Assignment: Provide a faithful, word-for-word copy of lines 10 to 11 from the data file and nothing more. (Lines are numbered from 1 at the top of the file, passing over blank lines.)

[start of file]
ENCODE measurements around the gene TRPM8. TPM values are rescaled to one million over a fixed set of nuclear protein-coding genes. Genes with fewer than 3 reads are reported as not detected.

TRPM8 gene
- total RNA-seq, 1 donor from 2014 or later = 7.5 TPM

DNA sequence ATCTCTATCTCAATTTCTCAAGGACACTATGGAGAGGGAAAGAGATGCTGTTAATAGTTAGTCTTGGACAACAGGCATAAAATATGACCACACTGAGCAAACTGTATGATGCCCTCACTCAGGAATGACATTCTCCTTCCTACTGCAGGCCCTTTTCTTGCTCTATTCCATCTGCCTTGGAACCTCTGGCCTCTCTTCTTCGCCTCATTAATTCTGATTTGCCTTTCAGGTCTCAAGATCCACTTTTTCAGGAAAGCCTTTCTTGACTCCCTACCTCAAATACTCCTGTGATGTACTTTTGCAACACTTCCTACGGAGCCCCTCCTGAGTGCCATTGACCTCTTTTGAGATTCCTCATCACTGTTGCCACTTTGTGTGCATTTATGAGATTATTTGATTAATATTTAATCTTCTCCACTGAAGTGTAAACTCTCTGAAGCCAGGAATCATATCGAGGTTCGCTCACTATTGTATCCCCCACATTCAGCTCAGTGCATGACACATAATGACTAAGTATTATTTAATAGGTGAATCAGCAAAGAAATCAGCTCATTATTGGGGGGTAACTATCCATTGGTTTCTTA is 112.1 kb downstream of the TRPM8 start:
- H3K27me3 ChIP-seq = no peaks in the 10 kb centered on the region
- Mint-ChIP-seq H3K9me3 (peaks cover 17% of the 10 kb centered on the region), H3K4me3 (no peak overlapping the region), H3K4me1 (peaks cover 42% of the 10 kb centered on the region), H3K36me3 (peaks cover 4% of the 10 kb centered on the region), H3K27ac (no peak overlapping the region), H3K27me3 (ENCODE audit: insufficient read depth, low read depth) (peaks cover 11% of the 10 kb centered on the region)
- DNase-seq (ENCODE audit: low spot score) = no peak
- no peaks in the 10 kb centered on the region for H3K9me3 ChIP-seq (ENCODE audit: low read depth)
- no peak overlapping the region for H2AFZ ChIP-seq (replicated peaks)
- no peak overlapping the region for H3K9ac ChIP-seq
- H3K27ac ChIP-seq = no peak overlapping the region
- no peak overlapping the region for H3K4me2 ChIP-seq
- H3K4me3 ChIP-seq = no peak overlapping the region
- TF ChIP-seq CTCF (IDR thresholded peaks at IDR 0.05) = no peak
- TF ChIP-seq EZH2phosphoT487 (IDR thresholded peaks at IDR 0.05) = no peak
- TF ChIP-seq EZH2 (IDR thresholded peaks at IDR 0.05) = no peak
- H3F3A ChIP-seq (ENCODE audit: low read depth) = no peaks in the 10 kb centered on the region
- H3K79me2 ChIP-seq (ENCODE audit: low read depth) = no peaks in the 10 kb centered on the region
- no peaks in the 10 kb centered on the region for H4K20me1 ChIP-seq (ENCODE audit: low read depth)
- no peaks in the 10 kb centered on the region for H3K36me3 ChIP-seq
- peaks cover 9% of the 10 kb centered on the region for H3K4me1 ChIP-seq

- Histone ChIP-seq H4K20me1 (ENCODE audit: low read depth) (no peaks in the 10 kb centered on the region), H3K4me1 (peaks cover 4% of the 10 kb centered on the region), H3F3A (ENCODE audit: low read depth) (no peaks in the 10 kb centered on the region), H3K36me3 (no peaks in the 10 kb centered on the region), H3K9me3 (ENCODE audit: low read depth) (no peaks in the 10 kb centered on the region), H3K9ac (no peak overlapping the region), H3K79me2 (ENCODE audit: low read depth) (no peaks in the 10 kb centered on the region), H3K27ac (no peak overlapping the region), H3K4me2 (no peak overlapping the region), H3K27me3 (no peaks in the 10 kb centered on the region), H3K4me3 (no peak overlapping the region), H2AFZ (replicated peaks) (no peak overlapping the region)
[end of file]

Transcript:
- no peak overlapping the region for H3K9ac ChIP-seq
- H3K27ac ChIP-seq = no peak overlapping the region